“I had a thing to say, but let it go. The Sun is in the Heaven, and the proud day, accompanied by the pleasures of the world, is all too gay and cheerful and too full of showy ornaments such as flowers to give me audience and listen to me.
“If the midnight bell, with its iron tongue and brazen brass mouth, sounded on into the drowsy race of night; if this same were a churchyard where we stand, and you were the owner of a thousand wrongs; or if that surly spirit, melancholy, had baked your blood and made it heavy and thick, your blood that otherwise runs tingling up and down your veins, making that idiotic jester, laughter, keep men’s eyes and strain their cheeks to idle merriment, a feeling hateful to my purposes; or if that you could see me without eyes, hear me without your ears, and make a reply to me without a tongue, using your imagination alone, without eyes, ears, and the harmful sound of words; then, in despite of this brooding and watchful — like a bird watching her nestlings — day, I would pour my thoughts into your bosom.
“But, ah, I will not! Yet I love you well, and I swear that I think you love me well.”
King John was hinting that he wanted Hubert to do something important for him.
“I love you so well,” Hubert replied, “that whatever you tell me to do, even though my death were the inevitable result of my act, by Heaven, I swear I would do it.”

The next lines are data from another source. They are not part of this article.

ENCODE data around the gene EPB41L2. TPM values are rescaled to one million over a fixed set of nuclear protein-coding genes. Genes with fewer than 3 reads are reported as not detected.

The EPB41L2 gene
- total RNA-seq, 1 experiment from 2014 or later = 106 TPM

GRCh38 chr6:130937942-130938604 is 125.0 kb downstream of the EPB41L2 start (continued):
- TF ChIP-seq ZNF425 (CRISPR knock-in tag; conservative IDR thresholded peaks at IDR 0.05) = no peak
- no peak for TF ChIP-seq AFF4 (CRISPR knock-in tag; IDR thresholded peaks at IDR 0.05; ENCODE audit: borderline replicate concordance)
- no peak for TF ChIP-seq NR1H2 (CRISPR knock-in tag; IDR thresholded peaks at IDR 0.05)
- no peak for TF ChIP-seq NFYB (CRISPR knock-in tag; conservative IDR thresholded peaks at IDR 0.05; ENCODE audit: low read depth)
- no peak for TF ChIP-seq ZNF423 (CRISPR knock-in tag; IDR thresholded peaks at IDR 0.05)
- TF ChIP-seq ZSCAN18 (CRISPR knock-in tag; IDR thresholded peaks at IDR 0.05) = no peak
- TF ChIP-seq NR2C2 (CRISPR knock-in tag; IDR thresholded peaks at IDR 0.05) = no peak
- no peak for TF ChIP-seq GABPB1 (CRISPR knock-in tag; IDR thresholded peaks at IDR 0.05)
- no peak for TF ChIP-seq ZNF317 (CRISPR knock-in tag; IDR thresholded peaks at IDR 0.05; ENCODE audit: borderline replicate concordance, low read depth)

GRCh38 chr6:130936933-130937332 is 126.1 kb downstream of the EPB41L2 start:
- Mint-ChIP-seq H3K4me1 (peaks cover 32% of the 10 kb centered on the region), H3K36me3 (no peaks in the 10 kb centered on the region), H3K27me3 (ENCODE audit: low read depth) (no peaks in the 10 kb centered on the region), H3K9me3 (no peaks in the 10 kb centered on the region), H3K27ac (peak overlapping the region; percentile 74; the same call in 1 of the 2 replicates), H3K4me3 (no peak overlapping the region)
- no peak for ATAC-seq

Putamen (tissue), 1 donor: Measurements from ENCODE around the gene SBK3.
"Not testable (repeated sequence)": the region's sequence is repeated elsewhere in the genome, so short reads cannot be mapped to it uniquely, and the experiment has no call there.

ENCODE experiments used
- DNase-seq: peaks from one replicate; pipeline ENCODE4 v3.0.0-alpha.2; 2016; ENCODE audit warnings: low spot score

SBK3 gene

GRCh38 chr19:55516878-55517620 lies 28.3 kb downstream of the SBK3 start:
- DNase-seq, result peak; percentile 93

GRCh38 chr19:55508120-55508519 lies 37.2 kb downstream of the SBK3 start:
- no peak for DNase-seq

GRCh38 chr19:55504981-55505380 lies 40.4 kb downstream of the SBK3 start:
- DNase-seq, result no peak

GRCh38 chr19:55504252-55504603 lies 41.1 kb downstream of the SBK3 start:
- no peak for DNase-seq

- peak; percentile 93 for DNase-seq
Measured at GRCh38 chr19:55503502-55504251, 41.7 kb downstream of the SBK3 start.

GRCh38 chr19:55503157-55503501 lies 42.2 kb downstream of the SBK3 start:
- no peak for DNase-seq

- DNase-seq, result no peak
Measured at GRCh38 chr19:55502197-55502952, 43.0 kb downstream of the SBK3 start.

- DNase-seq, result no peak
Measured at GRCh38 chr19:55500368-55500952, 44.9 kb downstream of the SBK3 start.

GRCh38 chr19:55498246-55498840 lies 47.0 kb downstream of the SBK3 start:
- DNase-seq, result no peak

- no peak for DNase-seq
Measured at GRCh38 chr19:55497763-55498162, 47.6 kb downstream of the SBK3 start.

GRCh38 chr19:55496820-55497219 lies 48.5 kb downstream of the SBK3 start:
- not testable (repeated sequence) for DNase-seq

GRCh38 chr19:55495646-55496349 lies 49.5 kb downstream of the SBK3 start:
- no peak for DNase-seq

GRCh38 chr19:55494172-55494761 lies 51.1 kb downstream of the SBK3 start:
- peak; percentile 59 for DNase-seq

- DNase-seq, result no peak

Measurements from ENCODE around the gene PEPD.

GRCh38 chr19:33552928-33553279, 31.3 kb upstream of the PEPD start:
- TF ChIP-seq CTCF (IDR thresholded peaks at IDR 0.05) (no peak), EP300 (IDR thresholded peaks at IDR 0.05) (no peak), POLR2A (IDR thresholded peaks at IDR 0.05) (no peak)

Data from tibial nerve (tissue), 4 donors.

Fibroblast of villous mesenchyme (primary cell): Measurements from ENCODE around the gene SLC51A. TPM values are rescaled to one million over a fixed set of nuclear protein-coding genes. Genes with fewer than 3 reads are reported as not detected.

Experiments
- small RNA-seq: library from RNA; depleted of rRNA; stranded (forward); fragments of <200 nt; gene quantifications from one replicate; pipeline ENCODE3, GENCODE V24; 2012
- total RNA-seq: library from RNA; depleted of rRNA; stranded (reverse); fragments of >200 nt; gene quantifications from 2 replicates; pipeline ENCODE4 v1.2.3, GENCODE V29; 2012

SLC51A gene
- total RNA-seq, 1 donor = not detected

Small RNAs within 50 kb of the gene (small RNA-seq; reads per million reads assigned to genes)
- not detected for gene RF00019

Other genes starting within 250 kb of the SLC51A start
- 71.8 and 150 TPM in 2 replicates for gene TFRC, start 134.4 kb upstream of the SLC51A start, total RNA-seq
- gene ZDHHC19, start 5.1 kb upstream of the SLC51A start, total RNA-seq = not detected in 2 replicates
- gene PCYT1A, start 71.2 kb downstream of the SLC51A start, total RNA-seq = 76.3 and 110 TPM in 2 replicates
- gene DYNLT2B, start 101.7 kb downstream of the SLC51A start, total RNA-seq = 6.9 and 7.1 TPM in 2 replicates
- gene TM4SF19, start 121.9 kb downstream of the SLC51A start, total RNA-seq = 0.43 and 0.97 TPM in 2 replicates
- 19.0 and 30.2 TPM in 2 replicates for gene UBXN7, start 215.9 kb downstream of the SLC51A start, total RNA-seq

“Don’t I know that you would?” King John said. “Good Hubert, Hubert, Hubert, throw your eye on yonder young boy.”
The young boy was Arthur, who had a claim to the throne of England.
King John continued, “I’ll tell you what, my friend. He is definitely a serpent in my way, and wherever this foot of mine treads, he lies before me. Do you understand what I am saying? You are his keeper, his jailor.”
“And I’ll keep him in such a way,” Hubert said, “that he shall not offend your majesty.”
“Death,” King John said bluntly.
“My lord?” Hubert said, shocked.
“A grave,” King John said.
“He shall not live,” Hubert said.
“Enough,” King John said. “Good. I could be merry now. Hubert, I love you. Well, I’ll not say what I intend to do for you. Remember.”
He said to Queen Eleanor, “Madam, fare you well. I’ll send those soldiers over to your majesty.”
“My blessing goes with you!” Queen Eleanor replied.
“Go to England, nephew, go,” King John said to young Arthur. “Hubert shall be your servant and wait on you with all true duty.
“Onward toward Calais, ho!”
Calais was a seaport.
— 3.4 —
King Philip II of France, Louis the Dauphin, and Cardinal Pandulph met together. Some attendants were present.
King Philip II said, “So, a roaring tempest on the sea has scattered a whole armada of our defeated ships and separated them from each other.”
“Have courage and comfort!” Cardinal Pandulph advised. “All shall yet go well.”
“What can go well, when we have run so ill?” King Philip II replied. “Are we not beaten? Is not Angiers lost? Arthur taken prisoner? Many dear friends slain? And the bloody King of England has gone into England after overpowering our resistance — he has done this in spite of me, the King of France!”
“The towns he has won, he has fortified,” Louis the Dauphin said. “He has done this quickly and with good deliberation. Such temperate order in so fierce a cause is without parallel. Who has read or heard of any such action similar to this?”
“I could well endure the King of England having this praise, as long as we could find some other country that has endured the shame we endure,” King Philip II said.